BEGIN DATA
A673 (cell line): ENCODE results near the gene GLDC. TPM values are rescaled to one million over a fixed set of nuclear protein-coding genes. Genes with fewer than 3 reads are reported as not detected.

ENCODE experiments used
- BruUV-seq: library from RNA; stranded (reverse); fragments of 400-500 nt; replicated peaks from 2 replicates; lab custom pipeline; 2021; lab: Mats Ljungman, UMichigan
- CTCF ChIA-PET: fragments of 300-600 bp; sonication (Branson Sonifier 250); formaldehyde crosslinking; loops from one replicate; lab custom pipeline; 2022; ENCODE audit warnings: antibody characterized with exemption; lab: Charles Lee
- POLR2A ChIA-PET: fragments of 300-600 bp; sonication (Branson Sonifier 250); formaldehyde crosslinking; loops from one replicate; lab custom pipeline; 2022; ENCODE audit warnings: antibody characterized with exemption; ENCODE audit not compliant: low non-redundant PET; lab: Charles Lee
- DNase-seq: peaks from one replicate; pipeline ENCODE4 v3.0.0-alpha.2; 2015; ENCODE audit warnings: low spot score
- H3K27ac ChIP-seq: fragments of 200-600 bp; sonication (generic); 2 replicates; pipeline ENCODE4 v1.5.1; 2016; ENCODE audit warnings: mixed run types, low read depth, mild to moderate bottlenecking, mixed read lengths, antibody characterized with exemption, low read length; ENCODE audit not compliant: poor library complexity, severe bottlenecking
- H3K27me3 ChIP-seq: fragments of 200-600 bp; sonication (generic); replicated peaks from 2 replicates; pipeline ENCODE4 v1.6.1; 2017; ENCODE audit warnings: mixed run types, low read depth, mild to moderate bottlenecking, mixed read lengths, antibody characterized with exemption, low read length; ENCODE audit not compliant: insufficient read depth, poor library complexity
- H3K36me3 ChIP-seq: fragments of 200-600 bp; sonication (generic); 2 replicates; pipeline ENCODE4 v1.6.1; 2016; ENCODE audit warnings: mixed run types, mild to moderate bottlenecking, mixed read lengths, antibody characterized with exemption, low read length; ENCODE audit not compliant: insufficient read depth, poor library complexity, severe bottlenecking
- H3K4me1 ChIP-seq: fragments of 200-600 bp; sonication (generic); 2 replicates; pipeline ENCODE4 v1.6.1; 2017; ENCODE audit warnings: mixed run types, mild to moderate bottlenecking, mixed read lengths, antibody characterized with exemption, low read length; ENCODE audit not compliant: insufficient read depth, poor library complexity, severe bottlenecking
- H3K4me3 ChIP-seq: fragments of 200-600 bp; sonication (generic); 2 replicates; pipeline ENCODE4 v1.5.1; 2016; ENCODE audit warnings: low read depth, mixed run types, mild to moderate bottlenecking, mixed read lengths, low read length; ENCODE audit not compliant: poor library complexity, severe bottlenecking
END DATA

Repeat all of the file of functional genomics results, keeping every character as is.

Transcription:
A673 (cell line): ENCODE results near the gene GLDC. TPM values are rescaled to one million over a fixed set of nuclear protein-coding genes. Genes with fewer than 3 reads are reported as not detected.

ENCODE experiments used
- BruUV-seq: library from RNA; stranded (reverse); fragments of 400-500 nt; replicated peaks from 2 replicates; lab custom pipeline; 2021; lab: Mats Ljungman, UMichigan
- CTCF ChIA-PET: fragments of 300-600 bp; sonication (Branson Sonifier 250); formaldehyde crosslinking; loops from one replicate; lab custom pipeline; 2022; ENCODE audit warnings: antibody characterized with exemption; lab: Charles Lee
- POLR2A ChIA-PET: fragments of 300-600 bp; sonication (Branson Sonifier 250); formaldehyde crosslinking; loops from one replicate; lab custom pipeline; 2022; ENCODE audit warnings: antibody characterized with exemption; ENCODE audit not compliant: low non-redundant PET; lab: Charles Lee
- DNase-seq: peaks from one replicate; pipeline ENCODE4 v3.0.0-alpha.2; 2015; ENCODE audit warnings: low spot score
- H3K27ac ChIP-seq: fragments of 200-600 bp; sonication (generic); 2 replicates; pipeline ENCODE4 v1.5.1; 2016; ENCODE audit warnings: mixed run types, low read depth, mild to moderate bottlenecking, mixed read lengths, antibody characterized with exemption, low read length; ENCODE audit not compliant: poor library complexity, severe bottlenecking
- H3K27me3 ChIP-seq: fragments of 200-600 bp; sonication (generic); replicated peaks from 2 replicates; pipeline ENCODE4 v1.6.1; 2017; ENCODE audit warnings: mixed run types, low read depth, mild to moderate bottlenecking, mixed read lengths, antibody characterized with exemption, low read length; ENCODE audit not compliant: insufficient read depth, poor library complexity
- H3K36me3 ChIP-seq: fragments of 200-600 bp; sonication (generic); 2 replicates; pipeline ENCODE4 v1.6.1; 2016; ENCODE audit warnings: mixed run types, mild to moderate bottlenecking, mixed read lengths, antibody characterized with exemption, low read length; ENCODE audit not compliant: insufficient read depth, poor library complexity, severe bottlenecking
- H3K4me1 ChIP-seq: fragments of 200-600 bp; sonication (generic); 2 replicates; pipeline ENCODE4 v1.6.1; 2017; ENCODE audit warnings: mixed run types, mild to moderate bottlenecking, mixed read lengths, antibody characterized with exemption, low read length; ENCODE audit not compliant: insufficient read depth, poor library complexity, severe bottlenecking
- H3K4me3 ChIP-seq: fragments of 200-600 bp; sonication (generic); 2 replicates; pipeline ENCODE4 v1.5.1; 2016; ENCODE audit warnings: low read depth, mixed run types, mild to moderate bottlenecking, mixed read lengths, low read length; ENCODE audit not compliant: poor library complexity, severe bottlenecking